Statistical analysis

Experimental results were analyzed by Statistica 6.0 data analysis software by Statsoft, Inc, USA. P-values < 0.05 were regarded as significant (ANOVA).

 

RESULTS AND DISCUSSION

The method shown a good linearity for the evaluated concentrations, the regression coefficient (r2) was 0.9973, 0.9982, 0.9986, 0.9992 and 0.9989 for vitamins B1, B2, B6, nicotinamide and nicotinic acid, respectively. The chromatographic profiles of the vitaminic extracts of some of the cookie samples can be seen in Figure 1. The HPLC methodology used can rapidly separate and quantify all vitamins with high sensitivity and reliability. To certify for the absence of co-eluents, the degree of purity of each peak was observed from the purity parameter determinated by the equipment (ratio between the absorbencies of each vitamin obtained at two different wavelengths). The parameter for purity obtained for the vitamins present in cookies analyzed, were compared with those of the standards, and the agreement between the values indicated that non-existence of co-eluents, confirming the good resolution of the system for separating the vitamins. The recovery rates for vitamins determined by HPLC in non-enriched maize flour cookies, varied between 96 and 114% for concentrations between 5 and 100 µg 100 mL-1 of vitamins B1, B2 and B6, and between 100 and 750 µg 100 mL-1 of nicotinamide (ND). The rates varied between 75 and 88% for concentrations between 15 and 175 µg 100 mL-1 of nicotinic acid (NA). These results were similar to the Mann et al.,26 where the recovery data to vitamin B6 varied between 81.4 and 98.0% (mean = 89.8%) in a collaborative study.

 

 

Tables 1 to 6 show the vitamin levels determinated in the different types of cookies. The most of the standard deviations (SD) was below of 1.0 and the higher SD was 2.3 to ND analysis in a NB sample. In chocolate cream cookies, an interferent, probably present in the cacao, hindered the determination of vitamin B6. Arella et al.19 found similar results in a collaborative study to re-evaluate the chromatographic method proposed as the official French method. With all the foodstuffs studied, the recovery rate of the method was always superior to 89%, except with the chocolate powder, for which it reduced to approximately 50% for vitamin B1 and 75% for vitamin B2.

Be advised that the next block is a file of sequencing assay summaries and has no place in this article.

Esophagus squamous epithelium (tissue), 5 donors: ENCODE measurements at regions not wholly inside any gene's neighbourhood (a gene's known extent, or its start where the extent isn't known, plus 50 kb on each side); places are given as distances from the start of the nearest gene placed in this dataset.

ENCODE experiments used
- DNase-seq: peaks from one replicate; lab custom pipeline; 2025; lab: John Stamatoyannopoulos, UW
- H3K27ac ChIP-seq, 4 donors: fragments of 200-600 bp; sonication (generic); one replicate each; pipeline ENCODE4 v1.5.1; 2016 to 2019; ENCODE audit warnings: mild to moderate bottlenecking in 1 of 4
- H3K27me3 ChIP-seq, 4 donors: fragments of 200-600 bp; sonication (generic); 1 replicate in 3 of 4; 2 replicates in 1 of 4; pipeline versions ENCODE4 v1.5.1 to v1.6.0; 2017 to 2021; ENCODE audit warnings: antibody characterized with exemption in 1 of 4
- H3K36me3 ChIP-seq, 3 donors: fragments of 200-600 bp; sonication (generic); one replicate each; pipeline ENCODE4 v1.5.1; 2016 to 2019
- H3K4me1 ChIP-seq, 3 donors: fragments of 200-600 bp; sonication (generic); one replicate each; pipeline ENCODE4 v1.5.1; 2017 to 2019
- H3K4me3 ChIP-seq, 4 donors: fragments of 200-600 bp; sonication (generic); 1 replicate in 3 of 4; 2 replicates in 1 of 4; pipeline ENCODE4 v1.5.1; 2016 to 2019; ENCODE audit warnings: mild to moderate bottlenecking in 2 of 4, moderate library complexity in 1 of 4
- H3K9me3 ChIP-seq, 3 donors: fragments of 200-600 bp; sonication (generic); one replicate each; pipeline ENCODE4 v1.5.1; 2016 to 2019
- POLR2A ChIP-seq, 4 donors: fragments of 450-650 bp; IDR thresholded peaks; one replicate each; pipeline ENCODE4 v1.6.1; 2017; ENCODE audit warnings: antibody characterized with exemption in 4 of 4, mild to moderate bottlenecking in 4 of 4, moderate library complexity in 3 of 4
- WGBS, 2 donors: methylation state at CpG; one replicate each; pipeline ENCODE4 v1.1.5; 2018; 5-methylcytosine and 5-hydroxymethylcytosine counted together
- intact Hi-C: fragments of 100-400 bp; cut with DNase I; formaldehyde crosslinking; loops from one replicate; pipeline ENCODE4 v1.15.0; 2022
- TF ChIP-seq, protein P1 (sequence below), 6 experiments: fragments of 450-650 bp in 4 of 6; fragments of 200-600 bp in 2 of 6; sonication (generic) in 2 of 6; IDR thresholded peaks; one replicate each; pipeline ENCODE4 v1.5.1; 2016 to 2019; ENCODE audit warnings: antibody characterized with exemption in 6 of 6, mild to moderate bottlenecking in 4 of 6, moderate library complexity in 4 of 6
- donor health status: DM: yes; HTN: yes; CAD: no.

All the different types of cookies of the NS brands presented 30% of the vitamin B2 declared on the label. These low levels could be a result of degradation during the processing of the cookies. Penteado27 report that the vitamin B2 is very resistant to the heat and has been stable during the food cooking, however, the vitamin B2 content may be reduced by light exposition. A chromatographic peak (Z), with a retention time 4-5 min shorter than that of vitamin B2 (Figure 1), detected only in biscuits of this brand, presented the same absorption spectrum profile as riboflavin, suggesting that it a was a degradation product of vitamin B2. By coincidence, the sum of the two peaks would provide the vitamin levels declared on the peak. The CR maize flour cookies presented 70% of the declared value for vitamin B2. The coconut cookies of the brand BD presented vitamin levels approximately twice the amounts declared on the packages, while as the TD maize flour and RC milk cookies presented the vitamins B1 and B6 approximately twice of declared values.